Three-quarters of Internet users get medical info online
WASHINGTON According to a survey from the Pew Internet Project, 75 percent of Internet users answered yes to the question, “Do you ever use the Internet to look for health or medical information?” The national phone survey took place between October and December of last year.
The survey also showed that, 10 percent of Internet users say they searched for health information “yesterday,” which in a tracking survey yields a picture of the “typical day” online. Health has moved up in the “typical day” list (from 7 percent in 2006 to the current 10 percent of Internet users), but for most people the average day includes lots of emails (60 percent of Internet users), general searches (49 percent), and news reading (39 percent) if they are online at all (30 percent of Internet users are offline on a typical day).
The usual patterns among the basic demographic groups hold true in regards to looking for health information online:
- 68 percent of online men
- 81 percent of online women
- 76 percent of white Internet users
- 65 percent of African-American Internet users
- 71 percent of English-speaking Hispanic Internet users
- 78 percent of people aged 30-49
- 76 percent of people aged 50-64
- 71 percent of Internet users age 6 and older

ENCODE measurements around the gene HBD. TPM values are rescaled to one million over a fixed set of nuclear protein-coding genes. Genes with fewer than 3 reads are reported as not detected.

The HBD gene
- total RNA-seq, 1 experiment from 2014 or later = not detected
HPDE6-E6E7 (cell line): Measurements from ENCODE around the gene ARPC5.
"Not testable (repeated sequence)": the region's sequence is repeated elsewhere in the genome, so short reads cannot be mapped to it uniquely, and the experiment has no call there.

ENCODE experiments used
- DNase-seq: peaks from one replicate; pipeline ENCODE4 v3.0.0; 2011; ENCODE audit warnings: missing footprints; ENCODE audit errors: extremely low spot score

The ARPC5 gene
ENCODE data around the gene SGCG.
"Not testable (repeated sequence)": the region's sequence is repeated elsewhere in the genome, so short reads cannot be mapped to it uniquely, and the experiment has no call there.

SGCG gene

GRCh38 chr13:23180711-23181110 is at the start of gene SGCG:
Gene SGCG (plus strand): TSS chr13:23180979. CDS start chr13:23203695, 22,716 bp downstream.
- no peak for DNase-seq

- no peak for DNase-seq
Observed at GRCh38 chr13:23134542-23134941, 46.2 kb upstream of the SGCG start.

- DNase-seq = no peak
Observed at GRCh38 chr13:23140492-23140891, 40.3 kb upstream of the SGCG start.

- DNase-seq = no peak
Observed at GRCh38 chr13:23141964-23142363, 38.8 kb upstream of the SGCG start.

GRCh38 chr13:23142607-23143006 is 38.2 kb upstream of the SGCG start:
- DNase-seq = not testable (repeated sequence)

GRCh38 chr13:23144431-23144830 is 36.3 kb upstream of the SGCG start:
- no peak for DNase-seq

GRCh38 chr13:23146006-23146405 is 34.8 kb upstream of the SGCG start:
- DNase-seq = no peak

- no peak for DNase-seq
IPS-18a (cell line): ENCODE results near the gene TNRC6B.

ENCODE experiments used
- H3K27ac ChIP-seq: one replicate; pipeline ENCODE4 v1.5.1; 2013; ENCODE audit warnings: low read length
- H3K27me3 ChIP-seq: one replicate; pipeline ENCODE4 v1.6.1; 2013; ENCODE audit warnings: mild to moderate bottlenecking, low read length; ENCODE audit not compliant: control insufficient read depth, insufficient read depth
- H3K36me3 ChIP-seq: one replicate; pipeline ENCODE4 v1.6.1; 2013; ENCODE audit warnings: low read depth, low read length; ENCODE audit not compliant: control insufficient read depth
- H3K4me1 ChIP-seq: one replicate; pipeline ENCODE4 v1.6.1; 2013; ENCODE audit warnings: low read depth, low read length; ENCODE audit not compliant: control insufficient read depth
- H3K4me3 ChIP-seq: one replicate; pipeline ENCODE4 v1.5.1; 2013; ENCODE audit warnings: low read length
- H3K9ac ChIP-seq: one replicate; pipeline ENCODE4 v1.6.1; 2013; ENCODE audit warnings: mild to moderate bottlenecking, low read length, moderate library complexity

ImClone to pay $17.5 million to Abbott in Erbitux settlement
BOSTON ImClone Systems, manufacturer of the cancer drug Erbitux, has agreed to pay Abbott Laboratories $17.5 million to end a patent-infringement lawsuit over the medicine, according to Bloomberg.
The companies said in an Aug. 4 notice to U.S. District Judge Richard Stearns in Boston that they had reached a “confidential settlement.” Stearns put the case on hold so the companies can finish the paperwork on the agreement.
Abbott sued ImClone last year, claiming its patented method for creating antibodies is infringed by Erbitux. In May, ImClone filed a lawsuit accusing Abbott of withholding information that could have been used by ImClone to defend itself against a patent suit by Repligen. ImClone paid $65 million to end that case.
“We have reached an agreement in principle that would conclude all outstanding litigation with ImClone,” said Abbott spokesman Scott Stoffel.
FDA warns about muscle damage from drug combo
WASHINGTON Combining some heart drugs could cause muscular damage, Reuters reported the Food and Drug Administration as warning.
The FDA said it had received reports of the muscle injury rhabdomyolysis, which can cause kidney failure or death, related to combining the cholesterol drug simvastatin and the arrythmia drug amiodarone. The agency issued a warning about the risks of combining the drugs in 2002.
All statin drugs have the risk of causing rhabdomyolysis, but the risk becomes greater when simvastatin is combined with amiodarone.
Simvastatin is the active ingredient in Merck’s Simcor and Abbott Laboratories’ Zocor, as well as an ingredient in Merck’s and Schering-Plough’s Vytorin. Amiodarone is the active ingredient in Wyeth’s Cordarone and Upsher-Smith’s Pacerone.